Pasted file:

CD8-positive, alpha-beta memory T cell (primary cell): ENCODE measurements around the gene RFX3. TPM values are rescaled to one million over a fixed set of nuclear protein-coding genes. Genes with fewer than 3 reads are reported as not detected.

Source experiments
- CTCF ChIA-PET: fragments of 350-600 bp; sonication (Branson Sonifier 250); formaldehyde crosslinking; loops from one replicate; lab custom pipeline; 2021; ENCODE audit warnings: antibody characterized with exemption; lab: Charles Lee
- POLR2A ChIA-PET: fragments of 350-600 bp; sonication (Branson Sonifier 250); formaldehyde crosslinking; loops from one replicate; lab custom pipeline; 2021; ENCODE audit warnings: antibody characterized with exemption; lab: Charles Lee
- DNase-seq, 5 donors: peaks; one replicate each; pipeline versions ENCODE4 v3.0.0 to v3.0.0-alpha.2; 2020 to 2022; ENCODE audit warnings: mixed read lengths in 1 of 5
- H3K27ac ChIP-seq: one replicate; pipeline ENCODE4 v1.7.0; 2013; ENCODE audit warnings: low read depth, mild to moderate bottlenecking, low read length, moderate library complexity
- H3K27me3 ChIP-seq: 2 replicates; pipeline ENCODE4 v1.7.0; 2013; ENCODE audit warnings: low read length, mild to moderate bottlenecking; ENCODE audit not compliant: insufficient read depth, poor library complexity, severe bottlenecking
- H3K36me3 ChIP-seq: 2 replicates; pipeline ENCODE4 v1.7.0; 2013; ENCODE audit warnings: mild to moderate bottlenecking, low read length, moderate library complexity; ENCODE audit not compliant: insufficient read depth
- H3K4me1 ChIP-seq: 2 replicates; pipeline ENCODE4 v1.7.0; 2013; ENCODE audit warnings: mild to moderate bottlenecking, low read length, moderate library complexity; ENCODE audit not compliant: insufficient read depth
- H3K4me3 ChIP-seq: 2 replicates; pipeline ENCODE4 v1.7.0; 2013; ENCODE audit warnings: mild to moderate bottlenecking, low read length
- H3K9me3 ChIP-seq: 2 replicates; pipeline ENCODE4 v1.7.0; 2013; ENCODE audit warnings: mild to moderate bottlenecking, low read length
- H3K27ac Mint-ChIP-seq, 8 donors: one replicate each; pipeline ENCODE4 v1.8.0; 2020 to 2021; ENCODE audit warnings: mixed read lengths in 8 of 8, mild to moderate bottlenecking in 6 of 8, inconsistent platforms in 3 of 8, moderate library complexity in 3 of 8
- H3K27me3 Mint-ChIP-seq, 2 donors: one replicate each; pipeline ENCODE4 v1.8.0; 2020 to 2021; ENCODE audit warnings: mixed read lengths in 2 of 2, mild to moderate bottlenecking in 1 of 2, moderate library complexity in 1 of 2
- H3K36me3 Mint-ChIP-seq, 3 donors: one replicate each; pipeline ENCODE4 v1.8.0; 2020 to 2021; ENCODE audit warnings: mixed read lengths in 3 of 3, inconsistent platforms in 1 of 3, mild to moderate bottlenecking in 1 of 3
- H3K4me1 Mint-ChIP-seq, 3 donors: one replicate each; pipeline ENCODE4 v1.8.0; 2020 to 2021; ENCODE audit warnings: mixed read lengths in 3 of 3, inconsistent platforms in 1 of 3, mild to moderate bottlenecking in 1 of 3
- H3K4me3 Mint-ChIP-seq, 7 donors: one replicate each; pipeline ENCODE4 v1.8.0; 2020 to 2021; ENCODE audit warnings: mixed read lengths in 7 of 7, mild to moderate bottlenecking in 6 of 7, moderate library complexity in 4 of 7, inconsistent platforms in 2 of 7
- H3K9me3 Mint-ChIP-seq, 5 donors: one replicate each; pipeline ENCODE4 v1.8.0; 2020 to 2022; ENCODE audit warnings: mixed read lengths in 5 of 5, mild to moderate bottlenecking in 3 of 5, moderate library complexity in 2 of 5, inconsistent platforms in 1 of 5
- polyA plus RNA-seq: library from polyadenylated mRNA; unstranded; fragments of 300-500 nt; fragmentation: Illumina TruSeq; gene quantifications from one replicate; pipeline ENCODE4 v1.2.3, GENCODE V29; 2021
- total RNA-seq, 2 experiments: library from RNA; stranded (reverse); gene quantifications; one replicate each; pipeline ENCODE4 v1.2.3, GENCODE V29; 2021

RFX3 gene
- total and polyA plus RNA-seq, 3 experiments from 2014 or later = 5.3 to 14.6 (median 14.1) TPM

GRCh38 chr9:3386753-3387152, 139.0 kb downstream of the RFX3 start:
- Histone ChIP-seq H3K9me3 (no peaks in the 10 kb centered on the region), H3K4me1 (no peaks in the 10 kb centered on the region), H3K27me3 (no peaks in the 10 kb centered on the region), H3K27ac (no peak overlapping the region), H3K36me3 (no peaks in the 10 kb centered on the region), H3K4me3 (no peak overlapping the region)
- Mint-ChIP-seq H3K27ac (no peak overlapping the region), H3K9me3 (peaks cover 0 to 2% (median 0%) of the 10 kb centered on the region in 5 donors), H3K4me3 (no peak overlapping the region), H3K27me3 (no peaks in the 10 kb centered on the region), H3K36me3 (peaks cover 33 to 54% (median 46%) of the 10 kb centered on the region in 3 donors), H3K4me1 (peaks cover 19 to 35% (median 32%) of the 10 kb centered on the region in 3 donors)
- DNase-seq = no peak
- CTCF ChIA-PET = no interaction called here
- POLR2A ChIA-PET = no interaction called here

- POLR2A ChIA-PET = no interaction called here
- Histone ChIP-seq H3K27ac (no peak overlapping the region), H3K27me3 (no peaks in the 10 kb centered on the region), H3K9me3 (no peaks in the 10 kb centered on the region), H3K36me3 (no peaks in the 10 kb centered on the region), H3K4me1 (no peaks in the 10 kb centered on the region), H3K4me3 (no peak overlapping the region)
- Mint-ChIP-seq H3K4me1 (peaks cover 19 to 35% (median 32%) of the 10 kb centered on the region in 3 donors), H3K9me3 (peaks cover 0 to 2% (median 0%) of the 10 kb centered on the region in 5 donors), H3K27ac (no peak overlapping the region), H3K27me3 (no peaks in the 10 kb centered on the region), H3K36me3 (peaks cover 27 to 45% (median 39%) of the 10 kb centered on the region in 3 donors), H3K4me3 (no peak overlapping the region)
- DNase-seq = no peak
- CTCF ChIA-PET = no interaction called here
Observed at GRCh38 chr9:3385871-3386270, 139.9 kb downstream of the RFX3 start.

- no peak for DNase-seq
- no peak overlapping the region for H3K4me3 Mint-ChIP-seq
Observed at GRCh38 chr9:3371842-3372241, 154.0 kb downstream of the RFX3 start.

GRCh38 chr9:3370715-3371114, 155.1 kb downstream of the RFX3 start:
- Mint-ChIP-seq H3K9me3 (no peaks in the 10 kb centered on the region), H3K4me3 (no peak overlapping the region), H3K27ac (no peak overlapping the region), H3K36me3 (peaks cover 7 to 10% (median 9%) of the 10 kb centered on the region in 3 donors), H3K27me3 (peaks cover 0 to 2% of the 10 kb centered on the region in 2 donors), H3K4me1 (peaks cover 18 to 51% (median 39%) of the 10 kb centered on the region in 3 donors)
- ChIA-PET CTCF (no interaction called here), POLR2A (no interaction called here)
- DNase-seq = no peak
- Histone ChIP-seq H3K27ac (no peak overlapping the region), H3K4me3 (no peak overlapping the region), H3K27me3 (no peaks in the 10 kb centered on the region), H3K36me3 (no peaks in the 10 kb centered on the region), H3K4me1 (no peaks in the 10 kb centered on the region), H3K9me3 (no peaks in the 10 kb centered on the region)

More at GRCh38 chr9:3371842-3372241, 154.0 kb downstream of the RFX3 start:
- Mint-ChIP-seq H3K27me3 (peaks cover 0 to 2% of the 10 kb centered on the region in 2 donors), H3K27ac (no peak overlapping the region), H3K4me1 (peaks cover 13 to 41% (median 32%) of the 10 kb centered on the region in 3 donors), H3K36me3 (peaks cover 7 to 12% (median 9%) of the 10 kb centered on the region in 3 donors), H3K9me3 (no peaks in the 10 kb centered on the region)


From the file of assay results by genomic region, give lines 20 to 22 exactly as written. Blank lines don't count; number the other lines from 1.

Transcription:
RFX3 gene
- total and polyA plus RNA-seq, 3 experiments from 2014 or later = 5.3 to 14.6 (median 14.1) TPM

GRCh38 chr9:3386753-3387152, 139.0 kb downstream of the RFX3 start: